Hamilton on Foreign Policy #120: Terrorism and Turmoil Add to National Security Challenges

The 9/11 attacks impressed upon all Americans that terrorism was a threat that we could not ignore. It remains so today.

In recent weeks, I have discussed some of the most important challenges to our national security, involving nuclear proliferation, the world economy, energy, cybersecurity and the rise of China. This column concludes the series with a focus on terrorism and the turmoil that can give rise to it.


Hamilton on Foreign Policy #119: The Major Threats to our National Security – Part 2

In a recent column, I discussed three pressing national security concerns: nuclear proliferation, the stability of the world economy and energy sustainability. Today I will examine two equally urgent challenges: the rise of China and the growing risk of cyber attacks.

The ascent of China is one of the most phenomenal events of the 21st century, and the U.S. relationship with China has become our most consequential foreign policy relationship. Americans are rightly concerned about China’s growing power and what it means for our place in the world. A rising China inevitably impinges on the influence and prestige of the United States. (more…)

Hamilton on Foreign Policy #118: The Major Threats to our National Security – Part 1

The question I often put to policymakers with whom I talk is: What are the major threats to our national security today? And I have been impressed, as I’ve kept track of the responses over a period of time, that there is surprising agreement about these threats.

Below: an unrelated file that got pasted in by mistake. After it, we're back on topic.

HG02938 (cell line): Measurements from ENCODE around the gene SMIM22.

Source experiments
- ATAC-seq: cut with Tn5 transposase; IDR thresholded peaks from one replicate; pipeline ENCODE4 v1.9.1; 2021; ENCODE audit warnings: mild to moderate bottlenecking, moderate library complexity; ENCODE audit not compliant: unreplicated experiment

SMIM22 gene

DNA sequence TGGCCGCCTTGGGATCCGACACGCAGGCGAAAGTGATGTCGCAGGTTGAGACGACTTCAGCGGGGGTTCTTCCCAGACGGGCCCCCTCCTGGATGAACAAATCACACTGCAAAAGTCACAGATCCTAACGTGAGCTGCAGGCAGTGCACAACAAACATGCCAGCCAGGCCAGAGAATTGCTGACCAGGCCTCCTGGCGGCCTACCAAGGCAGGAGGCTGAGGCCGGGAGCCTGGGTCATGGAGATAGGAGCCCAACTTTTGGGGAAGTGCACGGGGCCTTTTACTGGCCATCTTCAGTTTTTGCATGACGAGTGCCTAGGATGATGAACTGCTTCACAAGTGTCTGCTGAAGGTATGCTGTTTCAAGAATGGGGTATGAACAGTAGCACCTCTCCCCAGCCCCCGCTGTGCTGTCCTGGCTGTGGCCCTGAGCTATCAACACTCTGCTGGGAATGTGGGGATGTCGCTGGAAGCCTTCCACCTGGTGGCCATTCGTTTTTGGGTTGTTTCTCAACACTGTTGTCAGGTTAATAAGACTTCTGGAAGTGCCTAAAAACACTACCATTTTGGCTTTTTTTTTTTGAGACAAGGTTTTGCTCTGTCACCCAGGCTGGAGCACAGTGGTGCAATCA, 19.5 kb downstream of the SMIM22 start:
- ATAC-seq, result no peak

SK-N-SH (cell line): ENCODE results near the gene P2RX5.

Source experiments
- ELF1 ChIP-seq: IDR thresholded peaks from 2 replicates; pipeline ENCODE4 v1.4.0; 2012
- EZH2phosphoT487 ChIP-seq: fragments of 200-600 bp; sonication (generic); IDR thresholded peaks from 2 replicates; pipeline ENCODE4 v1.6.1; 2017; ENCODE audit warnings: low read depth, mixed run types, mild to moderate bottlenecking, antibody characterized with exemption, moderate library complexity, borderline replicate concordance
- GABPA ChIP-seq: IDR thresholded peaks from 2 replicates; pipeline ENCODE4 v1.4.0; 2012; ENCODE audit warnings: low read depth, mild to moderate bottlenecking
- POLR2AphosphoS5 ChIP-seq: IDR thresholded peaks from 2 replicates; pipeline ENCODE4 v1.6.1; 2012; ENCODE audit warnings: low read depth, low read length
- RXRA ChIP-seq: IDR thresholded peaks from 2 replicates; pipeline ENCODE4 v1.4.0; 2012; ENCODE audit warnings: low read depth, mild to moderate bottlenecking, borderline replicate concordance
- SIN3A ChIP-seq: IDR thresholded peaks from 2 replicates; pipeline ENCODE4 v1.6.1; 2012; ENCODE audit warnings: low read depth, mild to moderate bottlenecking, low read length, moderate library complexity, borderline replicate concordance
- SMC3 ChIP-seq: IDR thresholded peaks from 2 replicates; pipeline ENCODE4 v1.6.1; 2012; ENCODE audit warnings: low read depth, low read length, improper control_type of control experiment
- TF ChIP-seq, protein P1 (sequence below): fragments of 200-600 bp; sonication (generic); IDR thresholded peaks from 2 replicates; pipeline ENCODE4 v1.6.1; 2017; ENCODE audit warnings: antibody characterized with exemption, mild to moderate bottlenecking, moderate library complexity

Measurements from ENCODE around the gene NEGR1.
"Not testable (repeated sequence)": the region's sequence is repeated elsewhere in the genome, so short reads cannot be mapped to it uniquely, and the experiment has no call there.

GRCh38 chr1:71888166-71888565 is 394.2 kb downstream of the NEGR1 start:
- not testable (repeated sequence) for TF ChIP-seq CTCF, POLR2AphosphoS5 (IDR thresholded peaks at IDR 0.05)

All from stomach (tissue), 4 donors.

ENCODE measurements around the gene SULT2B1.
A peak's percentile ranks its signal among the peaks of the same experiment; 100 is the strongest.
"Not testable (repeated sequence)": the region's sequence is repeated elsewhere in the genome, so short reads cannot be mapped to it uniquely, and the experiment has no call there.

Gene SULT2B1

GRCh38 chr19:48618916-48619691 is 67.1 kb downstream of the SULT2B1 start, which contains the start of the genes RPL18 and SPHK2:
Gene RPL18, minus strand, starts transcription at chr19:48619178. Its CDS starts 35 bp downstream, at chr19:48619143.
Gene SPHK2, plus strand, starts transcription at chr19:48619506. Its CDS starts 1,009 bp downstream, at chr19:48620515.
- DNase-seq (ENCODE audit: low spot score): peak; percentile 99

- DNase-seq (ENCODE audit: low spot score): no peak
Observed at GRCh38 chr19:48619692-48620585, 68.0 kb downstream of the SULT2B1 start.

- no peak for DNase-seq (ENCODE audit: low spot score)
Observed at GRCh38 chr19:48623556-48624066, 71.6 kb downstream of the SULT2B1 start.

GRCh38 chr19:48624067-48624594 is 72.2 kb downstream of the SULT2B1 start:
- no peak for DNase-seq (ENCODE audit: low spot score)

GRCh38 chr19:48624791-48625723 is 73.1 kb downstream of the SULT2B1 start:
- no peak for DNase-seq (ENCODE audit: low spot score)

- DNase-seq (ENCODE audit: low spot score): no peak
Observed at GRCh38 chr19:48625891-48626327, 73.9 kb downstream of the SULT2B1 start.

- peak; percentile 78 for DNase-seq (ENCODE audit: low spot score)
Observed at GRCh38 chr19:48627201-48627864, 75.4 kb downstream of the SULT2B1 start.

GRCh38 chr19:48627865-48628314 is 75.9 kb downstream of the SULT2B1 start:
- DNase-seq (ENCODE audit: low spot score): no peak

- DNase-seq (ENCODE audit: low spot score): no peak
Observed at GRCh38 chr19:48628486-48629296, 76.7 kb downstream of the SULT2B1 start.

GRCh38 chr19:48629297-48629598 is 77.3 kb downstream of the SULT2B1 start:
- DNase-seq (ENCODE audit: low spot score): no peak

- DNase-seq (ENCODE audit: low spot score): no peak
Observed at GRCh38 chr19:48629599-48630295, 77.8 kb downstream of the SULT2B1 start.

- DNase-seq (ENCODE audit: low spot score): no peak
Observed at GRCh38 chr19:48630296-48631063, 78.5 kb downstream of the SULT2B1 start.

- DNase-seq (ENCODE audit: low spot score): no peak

There are some differences in how they are articulated and prioritized, but there is broad consensus on what they are. This column is the first of two that will explore them.


Hamilton on Foreign Policy #117: Globalization Brings Benefits and Challenges

There are trends and megatrends in foreign affairs, and globalization – a growing hyper-interconnectedness across borders — falls clearly into the latter category.

The cross-border flow of ideas, technology, communication, transportation, capital, jobs, goods, and services is a central reality in the world today – possibly the most important reality.

It has been accelerating for decades and will continue to do so. Its impact on the world is pervasive and profound.


Hamilton on Foreign Policy #116: Shifting Power Centers will Challenge US Foreign Policy

Not that long ago, the world was ideologically divided between two great powers, the democratic capitalism of the United States and the authoritarian communism of the Soviet Union. The two competed tirelessly, each sure that its system was the best model for the world to follow.

Today, by contrast, there is a constantly shifting alignment of nations. New centers of power are emerging; older ones are changing. This realignment is a central reality facing American foreign policy.  The world is more fluid than it was in the Cold War, and more so than it’s been for decades.